Manufacturers are leading the way as early adopters of the Internet of Things (IOT). Connectivity, constant communication and data sharing are being used to achieve a greater automation of tasks, a more responsive process and greater efficiency throughout.

The consumer market for IoT may hit the news more regularly but behind the scenes the real developments are taking place in manufacturing.

Within Electronic Manufacturing Services (EMS) all types of machinery are already embedded with sensors, switches and intelligent controls to generate data that is collected in real-time, analysed in the cloud and acted on immediately – and often automatically.

But the benefits of IoT do not just stop at the factory floor. Data on the performance of products, the supply of materials and despatch logistics are creating a smart supply chain that stretches from vendor to consumer.

The IoT is here

The IoT is already transforming manufacturing.

  • According to the latest IDC data manufacturing is spending $178 billion a year on IoT – and that’s more than twice as much as transportation, the vertical with the second largest spend.
  • It is predicted that manufacturing will lead the way in IoT innovation and implementation all the way into 2020 and beyond.
  • Research firm BI Intelligence expects the number of connected machines in manufacturing environments to increase four-fold – from the 237 million there were in in 2015 to 923 million in 2020.

Let’s take a look at what the IoT is being used for in the EMS sector.

What does the IoT mean for EMS - smart device

What the IoT means for EMS

Here are the smart ways that the IoT will transform EMS providers.

Smart ordering

Data can be streamed from sales to production, creating an autonomous assembly line that automatically reconfigures itself to produce products in small batches as demand arises.

Smart production

Productivity can be optimised by communicating data about system health – and machine learning can automatically act on this for plant-wide process control and maintenance.

Systems can be automated to adjust manufacturing sequences and speeds to help balance lines and match production more closely to customer demand.

Smart supply chain

The IoT can facilitate a transparent supply chain. The production-system portal can be accessible beyond the organisation’s boundaries, to allow suppliers to track consumption and quality issues in materials, for example.

Smart QC

IoT sensors and advanced analytics can make it possible to detect even the smallest error or defect during production, giving EMS providers more control over their output.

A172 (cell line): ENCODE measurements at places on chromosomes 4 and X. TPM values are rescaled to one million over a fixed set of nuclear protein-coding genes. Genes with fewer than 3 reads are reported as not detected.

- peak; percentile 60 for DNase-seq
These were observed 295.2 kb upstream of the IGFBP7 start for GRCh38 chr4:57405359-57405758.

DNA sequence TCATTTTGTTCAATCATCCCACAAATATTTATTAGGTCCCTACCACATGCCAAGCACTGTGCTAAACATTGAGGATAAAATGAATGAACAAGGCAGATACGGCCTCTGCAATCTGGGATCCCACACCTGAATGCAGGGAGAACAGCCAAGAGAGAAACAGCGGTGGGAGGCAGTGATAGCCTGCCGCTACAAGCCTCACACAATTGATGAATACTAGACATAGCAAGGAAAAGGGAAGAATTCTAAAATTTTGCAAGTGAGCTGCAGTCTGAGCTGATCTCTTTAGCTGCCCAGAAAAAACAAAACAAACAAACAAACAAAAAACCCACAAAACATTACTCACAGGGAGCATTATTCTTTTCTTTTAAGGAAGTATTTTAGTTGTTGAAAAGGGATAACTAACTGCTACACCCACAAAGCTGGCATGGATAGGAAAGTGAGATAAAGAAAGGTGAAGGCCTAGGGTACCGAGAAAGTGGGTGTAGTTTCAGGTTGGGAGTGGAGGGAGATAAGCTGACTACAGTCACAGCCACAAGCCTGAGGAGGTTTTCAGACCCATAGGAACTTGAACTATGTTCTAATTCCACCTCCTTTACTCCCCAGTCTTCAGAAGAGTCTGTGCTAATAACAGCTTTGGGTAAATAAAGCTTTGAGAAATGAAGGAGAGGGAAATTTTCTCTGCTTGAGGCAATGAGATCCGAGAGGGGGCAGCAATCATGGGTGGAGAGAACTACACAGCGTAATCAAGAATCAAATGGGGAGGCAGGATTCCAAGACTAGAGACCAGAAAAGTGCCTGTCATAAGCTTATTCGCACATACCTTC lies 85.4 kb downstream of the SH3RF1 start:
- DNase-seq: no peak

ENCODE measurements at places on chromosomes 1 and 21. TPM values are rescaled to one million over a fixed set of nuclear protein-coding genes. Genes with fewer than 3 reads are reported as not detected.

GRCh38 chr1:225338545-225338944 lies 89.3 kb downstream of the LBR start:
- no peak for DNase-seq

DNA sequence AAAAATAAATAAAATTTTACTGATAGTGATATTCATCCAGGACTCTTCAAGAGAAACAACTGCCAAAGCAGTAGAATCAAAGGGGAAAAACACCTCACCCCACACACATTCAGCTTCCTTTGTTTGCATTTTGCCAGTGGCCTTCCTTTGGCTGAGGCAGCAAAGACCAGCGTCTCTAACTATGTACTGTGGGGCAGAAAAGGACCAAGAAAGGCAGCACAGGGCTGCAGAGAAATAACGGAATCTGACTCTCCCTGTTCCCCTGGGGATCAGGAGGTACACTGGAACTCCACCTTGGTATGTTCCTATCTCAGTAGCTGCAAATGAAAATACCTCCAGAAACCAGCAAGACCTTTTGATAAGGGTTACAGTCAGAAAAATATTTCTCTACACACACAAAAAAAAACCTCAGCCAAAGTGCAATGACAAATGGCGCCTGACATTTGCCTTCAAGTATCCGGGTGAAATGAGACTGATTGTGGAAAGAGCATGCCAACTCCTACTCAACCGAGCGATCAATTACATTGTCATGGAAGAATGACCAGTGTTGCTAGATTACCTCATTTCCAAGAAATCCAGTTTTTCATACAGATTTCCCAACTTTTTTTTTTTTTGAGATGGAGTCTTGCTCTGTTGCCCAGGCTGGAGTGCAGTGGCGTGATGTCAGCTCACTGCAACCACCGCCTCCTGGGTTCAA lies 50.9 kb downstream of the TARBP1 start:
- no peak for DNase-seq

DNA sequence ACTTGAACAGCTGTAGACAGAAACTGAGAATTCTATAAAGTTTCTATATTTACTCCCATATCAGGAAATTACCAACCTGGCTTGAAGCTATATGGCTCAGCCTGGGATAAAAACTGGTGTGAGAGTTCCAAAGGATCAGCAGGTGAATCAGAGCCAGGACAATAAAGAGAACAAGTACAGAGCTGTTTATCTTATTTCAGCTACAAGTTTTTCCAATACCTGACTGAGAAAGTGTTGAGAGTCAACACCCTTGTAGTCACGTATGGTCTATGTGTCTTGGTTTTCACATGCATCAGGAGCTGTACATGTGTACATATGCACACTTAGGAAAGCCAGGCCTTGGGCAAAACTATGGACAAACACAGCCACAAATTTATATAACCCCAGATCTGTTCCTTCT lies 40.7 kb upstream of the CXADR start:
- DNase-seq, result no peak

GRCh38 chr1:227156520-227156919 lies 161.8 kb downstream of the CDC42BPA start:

Smart fixes

Currently, most manufacturers address production issues or equipment failures as they arise, but with IoT and machine learning, systems can be automated to intelligently identify and address issues on their own without the need for human intervention.

Smart H&S

Early detection of malfunctioning systems – thanks to sensors and connected devices – can help prevent injury to employees who would have otherwise been unaware of the situation.

PCBs, ICs and the IoT

Before we get too transported into a Brave New World, it’s worth considering some of the challenges that the introduction of the IoT may bring.

Not least of these is the need to identify new protocols and standards across the supply chain.

To illustrate this, here’s some news from the frontline of IoT implementation that may serve as a cautionary tale.

The IoT is poised to enable the linking of wafer fab to the printed-circuit board factory.

EMS companies are increasingly manufacturing products with components such as bare die, MEMS, and optical devices, requiring more IC-like assembly equipment, precision placement processes and two-way communication between tools and factory systems.

In many ways this is blurring the distinction among EMS companies, OSATs and foundries.

Paula Doe, of SEMI, recently called for EMS providers to consider adopting the sort of automation standards already used in wafer fabs if they are to succeed in realising the potential of smart manufacturing.

She argued that vendors must collaborate to ensure their production equipment interoperates and supports factory analytics and data management systems.

This is an interesting snapshot of our times, revealing both the gains and challenges that IoT offers.

  • Firstly, it reveals how electronics assembly production has advanced beyond ‘board stuffing’ and is now more akin to fabricating ICs.
  • Secondly, it shows how production tools’ ability to communicate with each other can really start to blur the traditional boundaries in manufacturing: what once were discrete operations are increasingly being merged and integrated, creating ever greater efficiencies.
  • Finally, it shows some of the challenges that the IoT’s introduction can create. With more systems talking to each other throughout the supply chain there is an obvious need for a range of industries to come together and adopt common standards. Without these there is a very real danger that the full benefits of IoT won’t be realised.

For all the opportunities the IoT offers us, it’s just as important to remain aware of the challenges we face in the present as the potential it promises to deliver in the future.

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